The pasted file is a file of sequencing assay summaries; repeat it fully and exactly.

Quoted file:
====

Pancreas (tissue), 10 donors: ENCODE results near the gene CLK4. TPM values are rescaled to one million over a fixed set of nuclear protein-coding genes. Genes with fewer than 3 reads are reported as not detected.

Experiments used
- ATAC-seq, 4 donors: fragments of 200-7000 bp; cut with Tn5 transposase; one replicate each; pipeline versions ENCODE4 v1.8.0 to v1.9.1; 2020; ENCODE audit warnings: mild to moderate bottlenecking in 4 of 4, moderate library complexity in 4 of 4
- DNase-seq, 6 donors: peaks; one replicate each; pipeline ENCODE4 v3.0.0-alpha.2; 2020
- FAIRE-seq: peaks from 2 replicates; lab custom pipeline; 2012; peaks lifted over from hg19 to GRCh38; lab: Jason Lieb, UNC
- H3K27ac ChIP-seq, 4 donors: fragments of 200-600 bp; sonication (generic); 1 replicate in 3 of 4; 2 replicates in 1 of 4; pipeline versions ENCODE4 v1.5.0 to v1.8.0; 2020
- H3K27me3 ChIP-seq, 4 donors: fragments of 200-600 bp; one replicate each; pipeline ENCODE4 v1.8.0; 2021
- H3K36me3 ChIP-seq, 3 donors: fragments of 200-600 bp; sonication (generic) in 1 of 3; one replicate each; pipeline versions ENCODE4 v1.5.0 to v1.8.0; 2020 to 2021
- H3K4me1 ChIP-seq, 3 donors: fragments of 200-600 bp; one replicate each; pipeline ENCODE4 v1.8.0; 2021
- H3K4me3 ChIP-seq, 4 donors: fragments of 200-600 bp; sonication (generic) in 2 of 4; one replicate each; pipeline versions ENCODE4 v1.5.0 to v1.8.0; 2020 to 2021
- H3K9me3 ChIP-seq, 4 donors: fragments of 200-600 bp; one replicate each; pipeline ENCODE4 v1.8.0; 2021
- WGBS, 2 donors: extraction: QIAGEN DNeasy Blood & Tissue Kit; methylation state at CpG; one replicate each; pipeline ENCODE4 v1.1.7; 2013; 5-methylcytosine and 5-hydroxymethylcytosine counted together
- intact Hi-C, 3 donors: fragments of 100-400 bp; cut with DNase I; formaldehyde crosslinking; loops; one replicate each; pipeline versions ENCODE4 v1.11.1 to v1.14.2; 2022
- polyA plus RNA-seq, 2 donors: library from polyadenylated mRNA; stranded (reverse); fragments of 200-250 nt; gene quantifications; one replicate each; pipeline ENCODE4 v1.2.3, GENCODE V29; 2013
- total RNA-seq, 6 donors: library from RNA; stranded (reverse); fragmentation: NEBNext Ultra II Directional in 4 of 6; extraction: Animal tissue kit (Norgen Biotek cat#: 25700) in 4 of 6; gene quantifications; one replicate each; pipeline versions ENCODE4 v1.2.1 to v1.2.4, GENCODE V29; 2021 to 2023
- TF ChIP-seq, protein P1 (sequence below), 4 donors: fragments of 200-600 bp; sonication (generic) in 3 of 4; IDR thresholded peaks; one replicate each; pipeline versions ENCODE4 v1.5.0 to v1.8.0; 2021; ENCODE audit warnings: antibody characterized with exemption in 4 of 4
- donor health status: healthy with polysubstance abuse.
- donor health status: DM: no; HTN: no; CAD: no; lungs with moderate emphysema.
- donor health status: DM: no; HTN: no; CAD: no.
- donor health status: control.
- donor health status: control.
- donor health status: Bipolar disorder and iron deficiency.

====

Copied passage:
Pancreas (tissue), 10 donors: ENCODE results near the gene CLK4. TPM values are rescaled to one million over a fixed set of nuclear protein-coding genes. Genes with fewer than 3 reads are reported as not detected.

Experiments used
- ATAC-seq, 4 donors: fragments of 200-7000 bp; cut with Tn5 transposase; one replicate each; pipeline versions ENCODE4 v1.8.0 to v1.9.1; 2020; ENCODE audit warnings: mild to moderate bottlenecking in 4 of 4, moderate library complexity in 4 of 4
- DNase-seq, 6 donors: peaks; one replicate each; pipeline ENCODE4 v3.0.0-alpha.2; 2020
- FAIRE-seq: peaks from 2 replicates; lab custom pipeline; 2012; peaks lifted over from hg19 to GRCh38; lab: Jason Lieb, UNC
- H3K27ac ChIP-seq, 4 donors: fragments of 200-600 bp; sonication (generic); 1 replicate in 3 of 4; 2 replicates in 1 of 4; pipeline versions ENCODE4 v1.5.0 to v1.8.0; 2020
- H3K27me3 ChIP-seq, 4 donors: fragments of 200-600 bp; one replicate each; pipeline ENCODE4 v1.8.0; 2021
- H3K36me3 ChIP-seq, 3 donors: fragments of 200-600 bp; sonication (generic) in 1 of 3; one replicate each; pipeline versions ENCODE4 v1.5.0 to v1.8.0; 2020 to 2021
- H3K4me1 ChIP-seq, 3 donors: fragments of 200-600 bp; one replicate each; pipeline ENCODE4 v1.8.0; 2021
- H3K4me3 ChIP-seq, 4 donors: fragments of 200-600 bp; sonication (generic) in 2 of 4; one replicate each; pipeline versions ENCODE4 v1.5.0 to v1.8.0; 2020 to 2021
- H3K9me3 ChIP-seq, 4 donors: fragments of 200-600 bp; one replicate each; pipeline ENCODE4 v1.8.0; 2021
- WGBS, 2 donors: extraction: QIAGEN DNeasy Blood & Tissue Kit; methylation state at CpG; one replicate each; pipeline ENCODE4 v1.1.7; 2013; 5-methylcytosine and 5-hydroxymethylcytosine counted together
- intact Hi-C, 3 donors: fragments of 100-400 bp; cut with DNase I; formaldehyde crosslinking; loops; one replicate each; pipeline versions ENCODE4 v1.11.1 to v1.14.2; 2022
- polyA plus RNA-seq, 2 donors: library from polyadenylated mRNA; stranded (reverse); fragments of 200-250 nt; gene quantifications; one replicate each; pipeline ENCODE4 v1.2.3, GENCODE V29; 2013
- total RNA-seq, 6 donors: library from RNA; stranded (reverse); fragmentation: NEBNext Ultra II Directional in 4 of 6; extraction: Animal tissue kit (Norgen Biotek cat#: 25700) in 4 of 6; gene quantifications; one replicate each; pipeline versions ENCODE4 v1.2.1 to v1.2.4, GENCODE V29; 2021 to 2023
- TF ChIP-seq, protein P1 (sequence below), 4 donors: fragments of 200-600 bp; sonication (generic) in 3 of 4; IDR thresholded peaks; one replicate each; pipeline versions ENCODE4 v1.5.0 to v1.8.0; 2021; ENCODE audit warnings: antibody characterized with exemption in 4 of 4
- donor health status: healthy with polysubstance abuse.
- donor health status: DM: no; HTN: no; CAD: no; lungs with moderate emphysema.
- donor health status: DM: no; HTN: no; CAD: no.
- donor health status: control.
- donor health status: control.
- donor health status: Bipolar disorder and iron deficiency.